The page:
Under the Microscope
Have you ever wondered what pollen looks like? Or the scales on a butterfly’s wing? We're giving the public the chance to find out what objects, that usually go unseen, look like with our new ‘Under the Microscope’ initiative.
We are asking for people to suggest objects or materials they would like to see in microscopic detail, as well as explain why e.g. does it have a significant meaning to you? Is it relevant to your local area? etc...
One idea will be selected each month to be imaged by our team using state of the art Scanning Electron Microscopy (SEM) equipment that can create images at the nanoscale. Those images will be sent to the selected entrant and published on this page! To submit your entry please use the link to the right.
What is Scanning Electron Microscopy (SEM)?
Scanning Electron Microscopy (SEM) is a powerful tool used to visualise the micro- and nano-structures of materials. It works by using a beam of negatively charged particles, called electrons, to scan the surface of the material, creating high-resolution images that show details as small as a few nanometres.
To put this into perspective, one nanometre is approximately one million times smaller than the width of a single human hair.
The Zeiss Crossbeam 550 SEM at the nmRC.
Previous Winning Entries
Spider Web - October 2023
We're diving deep into the world of arachnid artistry as this month's Under the Microscope winning suggestion is...Spider Web! The webs were donated to us by Prof. Sara Goodacre of the SpiderLab here at UoN and imaging showed that the thinnest threads were just 110 nm in diameter. We also found an array of different objects that had been caught in the webbing. SEM imaging was conducted by Nicola Weston on the Thermo Fisher (FEI) Quanta 650. Thanks to Reza for the suggestion!
Peregrine Falcon Feather - September 2023
This month's Under the Microscope winning suggestion is... A Peregrine Falcon Feather! That's right we are examining a feather of the fastest animal in the world! The feather was donated to us by Michele Pattison, of the University of Nottingham Energy Institute (who also suggested the idea), and it originates from Belper in Derbyshire. SEM imaging was conducted on a Thermo Scientific Phenom XL and the main image was created by capturing 150 individual images and stitching them together to form a mosaic-style image.
Lizard Scales - August 2023
Delve into the microscopic realm of a crested gecko's toe with our latest Under the Microscope suggestion...Lizard Scales! SEM imaging showed the presence of the scales as well as the microscopic hairs that allow geckos to climb up almost any surface. Imaging was conducted on a JEOL 6060 SEM by Tom Hartman (School of Life Sciences) and Alice Campain. Thanks to Tabitha for the suggestion!
Inked paper - July 2023
Have you ever wondered what inked paper looks like at the microscale? Our latest Under the Microscope winner Andrei had that very same thought and decided to submit the idea to us, and we were excited to image it! We produced two inked paper samples; 1) written letters ("nmRC") using a ballpoint pen, and 2) a printed University of Nottingham castle logo. Both samples were then imaged using Scanning Electron Microscopy to observe any differences. In both high magnification images the paper fibres can be observed, but the ink produced by the printer appears far more globular than that of the pen which appears more grainy, and sand-like! Imaging was conducted using a JEOL JCM-7000 Neoscope SEM operated by Dr Luke Norman (Knowledge Exchange Fellow).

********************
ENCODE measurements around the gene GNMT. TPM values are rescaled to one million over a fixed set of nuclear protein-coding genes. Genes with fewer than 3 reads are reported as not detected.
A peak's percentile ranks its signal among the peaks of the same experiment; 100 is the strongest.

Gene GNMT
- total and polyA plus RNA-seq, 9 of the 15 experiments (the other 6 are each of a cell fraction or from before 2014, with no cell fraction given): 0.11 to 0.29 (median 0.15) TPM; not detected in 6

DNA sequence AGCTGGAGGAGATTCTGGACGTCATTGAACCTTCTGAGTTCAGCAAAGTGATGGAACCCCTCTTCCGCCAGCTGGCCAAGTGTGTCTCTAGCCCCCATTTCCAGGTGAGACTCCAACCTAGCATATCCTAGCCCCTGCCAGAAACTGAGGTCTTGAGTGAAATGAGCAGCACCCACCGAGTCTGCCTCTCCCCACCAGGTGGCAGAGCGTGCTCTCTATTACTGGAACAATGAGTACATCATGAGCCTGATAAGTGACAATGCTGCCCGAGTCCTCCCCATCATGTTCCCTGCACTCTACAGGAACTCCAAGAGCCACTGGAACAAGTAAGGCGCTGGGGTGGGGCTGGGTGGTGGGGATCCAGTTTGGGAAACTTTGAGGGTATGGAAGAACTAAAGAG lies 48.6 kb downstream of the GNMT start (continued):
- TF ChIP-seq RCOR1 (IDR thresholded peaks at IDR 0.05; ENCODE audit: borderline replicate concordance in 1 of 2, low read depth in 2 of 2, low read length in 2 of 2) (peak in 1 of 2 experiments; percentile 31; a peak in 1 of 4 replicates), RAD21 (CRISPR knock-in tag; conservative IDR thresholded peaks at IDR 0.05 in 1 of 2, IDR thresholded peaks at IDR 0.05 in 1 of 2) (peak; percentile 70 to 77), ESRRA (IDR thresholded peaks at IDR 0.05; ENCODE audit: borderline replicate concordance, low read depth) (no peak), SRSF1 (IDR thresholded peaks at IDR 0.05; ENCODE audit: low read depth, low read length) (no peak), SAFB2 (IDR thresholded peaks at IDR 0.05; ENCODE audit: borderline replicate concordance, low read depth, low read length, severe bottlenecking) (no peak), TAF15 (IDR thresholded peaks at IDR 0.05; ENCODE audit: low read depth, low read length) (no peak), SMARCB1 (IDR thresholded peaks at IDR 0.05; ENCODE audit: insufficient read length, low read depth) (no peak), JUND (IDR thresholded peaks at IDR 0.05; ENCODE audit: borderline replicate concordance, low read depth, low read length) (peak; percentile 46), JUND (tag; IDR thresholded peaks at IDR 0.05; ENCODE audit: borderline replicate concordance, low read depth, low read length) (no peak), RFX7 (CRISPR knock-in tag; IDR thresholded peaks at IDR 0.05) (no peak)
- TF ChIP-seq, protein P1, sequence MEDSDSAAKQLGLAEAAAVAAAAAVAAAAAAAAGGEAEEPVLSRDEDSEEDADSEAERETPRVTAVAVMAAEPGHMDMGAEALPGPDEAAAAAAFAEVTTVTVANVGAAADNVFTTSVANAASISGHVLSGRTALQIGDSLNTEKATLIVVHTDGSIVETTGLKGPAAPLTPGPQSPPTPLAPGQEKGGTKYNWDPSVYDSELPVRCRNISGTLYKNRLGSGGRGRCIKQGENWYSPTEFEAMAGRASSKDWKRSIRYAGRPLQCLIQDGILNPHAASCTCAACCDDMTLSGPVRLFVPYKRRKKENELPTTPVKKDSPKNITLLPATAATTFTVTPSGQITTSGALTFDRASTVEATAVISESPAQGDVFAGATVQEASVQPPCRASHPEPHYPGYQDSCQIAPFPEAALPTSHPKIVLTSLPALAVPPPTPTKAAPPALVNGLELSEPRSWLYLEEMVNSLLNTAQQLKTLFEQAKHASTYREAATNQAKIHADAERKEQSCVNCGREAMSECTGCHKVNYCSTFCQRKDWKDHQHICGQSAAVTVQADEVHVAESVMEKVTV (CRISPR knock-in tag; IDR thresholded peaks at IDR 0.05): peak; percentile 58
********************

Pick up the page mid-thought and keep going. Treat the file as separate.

Pine Pollen - June 2023
It's hayfever season and there is lots of pollen about, but have you ever wondered what pollen looks like at the microscale? Clare Templey suggested for us to image pine pollen using electron microscopy and we thought it was a great idea! The pollen was collected from some pine trees around University Park campus and then analysed using the JEOL JCM-7000 Neoscope Scanning Electron Microscope by Dr Luke Norman. If you're inspired by this suggestion and would like to nominate something for us to image, let us know!
A Shortbread Biscuit - May 2023
Calling all baking enthusiasts and curious foodies! Our May 2023 Under the Microscope winning entry is... A Shortbread Biscuit submitted by Taranvir Bedi. Imaging was conducted using a Thermo Fisher (FEI) Quanta600 Scanning Electron Microscope by Lorelei Robertson. Various shortbread crumbs were analysed as well as some sugar granules that were on top. Prepare to be amazed as we unveil the intricate microstructure of everyone's favourite baked treats,and don't forget to suggest your ideas to be in with a chance to be chosen next month!
A Porcupine Qull - April 2023
The winning entry for April 2023 was a porcupine quill which was suggested by Susannah Goh who picked this idea because "Porcupines are always rather fun and interesting in all of their aspects". Imaging of the tip, exterior and cross-section was conducted by Lorelei Robertson on the JEOL IT-200 SEM. Check out the images below, and don't forget to suggest your ideas to be in with a chance to be chosen next month!
Budgie Feather - March 2023
During a visit by NottsTV, their producer bought in a feather from her pet budgie called Dudley to image by SEM. The feather was first coated in gold to make it conductive and then was imaged by Lorelei Robertson on the JEOL IT-200 SEM. Results below...
Example Materials Imaged
Daffodil pollen was chosen to celebrate St David's Day in Wales, and was imaged by Dr Beth Steer. The images revealed a honeycomb outer structure to the pollen!
The microstructure of ice cream was imaged by Dr Chris Parmenter, and identified three main components which were: ice crystals, air bubbles, and fat droplets.